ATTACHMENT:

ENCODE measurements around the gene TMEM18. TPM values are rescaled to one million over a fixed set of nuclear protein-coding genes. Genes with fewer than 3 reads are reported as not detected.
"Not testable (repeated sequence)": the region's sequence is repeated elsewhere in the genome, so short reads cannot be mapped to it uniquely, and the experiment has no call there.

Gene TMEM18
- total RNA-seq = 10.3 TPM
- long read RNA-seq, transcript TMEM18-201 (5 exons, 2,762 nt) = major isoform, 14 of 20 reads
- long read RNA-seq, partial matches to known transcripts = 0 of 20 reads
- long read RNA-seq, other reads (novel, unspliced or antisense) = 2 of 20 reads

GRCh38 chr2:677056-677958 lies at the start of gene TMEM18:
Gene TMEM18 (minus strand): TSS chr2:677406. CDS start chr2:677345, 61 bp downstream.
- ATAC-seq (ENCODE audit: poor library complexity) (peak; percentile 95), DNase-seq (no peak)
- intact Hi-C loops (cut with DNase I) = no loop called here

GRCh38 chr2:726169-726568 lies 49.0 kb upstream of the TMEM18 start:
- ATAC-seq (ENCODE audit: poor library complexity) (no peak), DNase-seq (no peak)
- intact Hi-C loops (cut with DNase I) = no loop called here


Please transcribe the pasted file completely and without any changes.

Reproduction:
ENCODE measurements around the gene TMEM18. TPM values are rescaled to one million over a fixed set of nuclear protein-coding genes. Genes with fewer than 3 reads are reported as not detected.
"Not testable (repeated sequence)": the region's sequence is repeated elsewhere in the genome, so short reads cannot be mapped to it uniquely, and the experiment has no call there.

Gene TMEM18
- total RNA-seq = 10.3 TPM
- long read RNA-seq, transcript TMEM18-201 (5 exons, 2,762 nt) = major isoform, 14 of 20 reads
- long read RNA-seq, partial matches to known transcripts = 0 of 20 reads
- long read RNA-seq, other reads (novel, unspliced or antisense) = 2 of 20 reads

GRCh38 chr2:677056-677958 lies at the start of gene TMEM18:
Gene TMEM18 (minus strand): TSS chr2:677406. CDS start chr2:677345, 61 bp downstream.
- ATAC-seq (ENCODE audit: poor library complexity) (peak; percentile 95), DNase-seq (no peak)
- intact Hi-C loops (cut with DNase I) = no loop called here

GRCh38 chr2:726169-726568 lies 49.0 kb upstream of the TMEM18 start:
- ATAC-seq (ENCODE audit: poor library complexity) (no peak), DNase-seq (no peak)
- intact Hi-C loops (cut with DNase I) = no loop called here